From there we took the one-mile trail out to Fodderstack.We passed a few additional views before descending to a gap on the ridge.From here, an extremely steep bushwhacking route descends to Caudill Cabin.That route is not for the faint of heart!Myron, Dorcas, and I once climbed up that way Ė with full overnight backpacks.Unfortunately we got a bit off course, and reached the crest of the ridge closer to Fodderstack.That climb was one little adventure Iíll never forget (and one Iíll never repeat!).Dorcas refuses to talk about it to this day.


Bob and I wisely continued along the ridge, but we would prove that we arenít immune to foolishness.We stopped at the end of the ridge (where there are minimal views, at best) and enjoyed hot soup.While eating, we discussed options for extending the hike.It was early, and we could be back at the car in a little over an hour if we chose to return.Bob suggested continuing to Brinegar Cabin, which is along the Parkway at the north end of the Park.I agreed, but it didnít take me long to plan a shortcut using the topo map.If we followed the trail, weíd have to return to the Lodge, and follow the Mountains-to-Sea Trail around a sweeping curve along the Parkway.We could see the Parkway from where we were sitting, about Ĺ mile to the north.There was no trail directly there, and there was an intervening valley, but it was only about 400í deep.We decided to try going cross-country.If we were successful, weíd shave 2 or 3 miles off our route.


The bushwhack started well.We headed down a reasonable grade through relatively open forest.We soon found ourselves in a draw, and followed it down until abundant ice forced us to find another route.We were only about 100í from the bottom of the valley when our progress was halted by dense rhododendron and tangles of briars.The opposite side of the valley looked more open, and we probably couldíve forced our way through, but it hardly seemed worth it.Instead we retreated to the ridge, and took the long way around.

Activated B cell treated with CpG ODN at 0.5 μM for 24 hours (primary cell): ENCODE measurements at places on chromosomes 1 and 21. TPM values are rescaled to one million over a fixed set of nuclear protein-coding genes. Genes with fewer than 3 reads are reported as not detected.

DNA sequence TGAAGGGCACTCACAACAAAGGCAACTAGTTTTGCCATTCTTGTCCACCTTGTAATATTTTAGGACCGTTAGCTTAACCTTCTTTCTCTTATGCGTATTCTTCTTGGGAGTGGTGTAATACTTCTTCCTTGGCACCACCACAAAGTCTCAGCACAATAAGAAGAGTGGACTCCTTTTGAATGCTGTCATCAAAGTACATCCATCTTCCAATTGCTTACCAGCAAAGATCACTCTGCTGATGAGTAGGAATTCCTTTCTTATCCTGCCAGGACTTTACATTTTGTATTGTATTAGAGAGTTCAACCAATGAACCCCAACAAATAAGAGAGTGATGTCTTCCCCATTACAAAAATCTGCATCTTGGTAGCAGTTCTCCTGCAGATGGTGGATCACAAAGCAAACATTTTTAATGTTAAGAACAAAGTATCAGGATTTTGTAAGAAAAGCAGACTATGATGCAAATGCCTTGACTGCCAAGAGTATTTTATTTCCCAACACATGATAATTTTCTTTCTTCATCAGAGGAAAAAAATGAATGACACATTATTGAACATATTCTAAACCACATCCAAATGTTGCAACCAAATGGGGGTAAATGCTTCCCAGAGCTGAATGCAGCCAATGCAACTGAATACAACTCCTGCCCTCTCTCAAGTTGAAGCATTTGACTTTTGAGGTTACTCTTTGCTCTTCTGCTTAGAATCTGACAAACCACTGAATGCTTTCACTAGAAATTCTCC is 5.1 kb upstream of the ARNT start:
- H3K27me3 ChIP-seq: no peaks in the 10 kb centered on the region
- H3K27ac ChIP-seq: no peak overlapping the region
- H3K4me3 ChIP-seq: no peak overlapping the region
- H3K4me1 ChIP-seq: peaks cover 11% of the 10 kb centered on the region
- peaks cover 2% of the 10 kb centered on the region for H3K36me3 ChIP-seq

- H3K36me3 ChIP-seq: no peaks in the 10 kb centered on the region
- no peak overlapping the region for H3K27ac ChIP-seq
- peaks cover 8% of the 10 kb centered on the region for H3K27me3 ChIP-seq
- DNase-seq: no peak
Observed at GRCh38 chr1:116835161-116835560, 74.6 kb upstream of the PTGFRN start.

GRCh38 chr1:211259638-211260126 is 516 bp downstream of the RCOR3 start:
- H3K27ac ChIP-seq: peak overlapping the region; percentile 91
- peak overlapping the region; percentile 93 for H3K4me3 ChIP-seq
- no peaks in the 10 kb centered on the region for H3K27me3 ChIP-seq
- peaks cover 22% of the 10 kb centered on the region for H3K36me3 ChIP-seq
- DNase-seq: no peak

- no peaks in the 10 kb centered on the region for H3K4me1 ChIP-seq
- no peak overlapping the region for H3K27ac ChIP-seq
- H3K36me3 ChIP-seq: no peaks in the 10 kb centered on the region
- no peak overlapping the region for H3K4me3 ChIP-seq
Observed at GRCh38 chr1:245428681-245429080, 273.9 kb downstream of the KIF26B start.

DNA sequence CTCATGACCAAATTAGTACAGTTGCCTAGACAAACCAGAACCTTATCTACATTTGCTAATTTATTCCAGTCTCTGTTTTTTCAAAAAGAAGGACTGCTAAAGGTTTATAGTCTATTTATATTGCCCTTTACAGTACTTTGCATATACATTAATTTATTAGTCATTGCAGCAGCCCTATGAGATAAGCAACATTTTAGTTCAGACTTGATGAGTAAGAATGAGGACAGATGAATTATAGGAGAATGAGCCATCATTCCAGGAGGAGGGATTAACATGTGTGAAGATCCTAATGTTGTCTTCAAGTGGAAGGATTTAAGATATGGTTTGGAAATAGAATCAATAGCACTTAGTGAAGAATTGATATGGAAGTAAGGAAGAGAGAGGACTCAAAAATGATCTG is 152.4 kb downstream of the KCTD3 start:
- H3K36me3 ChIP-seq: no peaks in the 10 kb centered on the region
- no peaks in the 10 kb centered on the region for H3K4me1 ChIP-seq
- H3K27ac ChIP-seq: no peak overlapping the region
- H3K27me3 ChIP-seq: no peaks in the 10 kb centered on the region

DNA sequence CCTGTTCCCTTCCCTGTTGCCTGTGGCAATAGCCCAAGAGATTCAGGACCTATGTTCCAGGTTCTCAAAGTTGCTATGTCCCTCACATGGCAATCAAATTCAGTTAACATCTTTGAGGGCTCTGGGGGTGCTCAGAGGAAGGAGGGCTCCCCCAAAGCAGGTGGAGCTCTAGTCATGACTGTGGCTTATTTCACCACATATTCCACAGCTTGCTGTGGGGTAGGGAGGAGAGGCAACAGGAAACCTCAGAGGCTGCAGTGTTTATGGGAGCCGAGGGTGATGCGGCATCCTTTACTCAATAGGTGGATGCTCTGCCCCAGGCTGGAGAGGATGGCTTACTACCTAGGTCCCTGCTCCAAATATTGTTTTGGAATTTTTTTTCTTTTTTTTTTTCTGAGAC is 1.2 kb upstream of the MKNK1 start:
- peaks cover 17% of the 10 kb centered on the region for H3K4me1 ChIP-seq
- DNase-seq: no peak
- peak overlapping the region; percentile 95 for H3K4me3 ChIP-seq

We passed the lodge and the restaurant and crossed the road several times before finally reaching the campground.The campground is in an attractive wooded setting.More hiking in the woods followed, and we spooked several deer on multiple occasions.Iíd say we probably saw 20 deer over the course of the hike, although I may be counting the same deer more than once!


We passed through a clearing near the Parkway before returning to the woods.At this point we took a shortcut on an old service road, as it was getting late, and we still had a long hike back.The service road brought us back to the Mountains-To-Sea Trail, which led to Brinegar Cabin.The cabin was closed for the winter, but its back porch provided a nice place for a break in the afternoon sun.Also, after some difficulty I was able to get some water for Saucony from the spring below the cabin.


We left at 3pm, so we made it a fast hike back.We passed another hiker with a dog (the only one weíd see all day) and motored back to the restaurant.From there, we took a shortcut by staying on the Parkway.This meant missing a second crossing of Bluff Mountain, but it saved a lot of time.It also gave us a chance to walk by the dozens of icicles and ice sculptures along the face of Bluff Mountain.We passed the ice gully that is popular with climbers, and tip-toed across a solid sheet of ice covering the road.That ice was thick, so Iím guessing that section of the Parkway wonít be open anytime soon.


We returned to the cars by 4:30 and headed home.In a few weeks, the Parkway will be reopening.Before then, I hope to get in another hike or two where I can take advantage of the lack of traffic.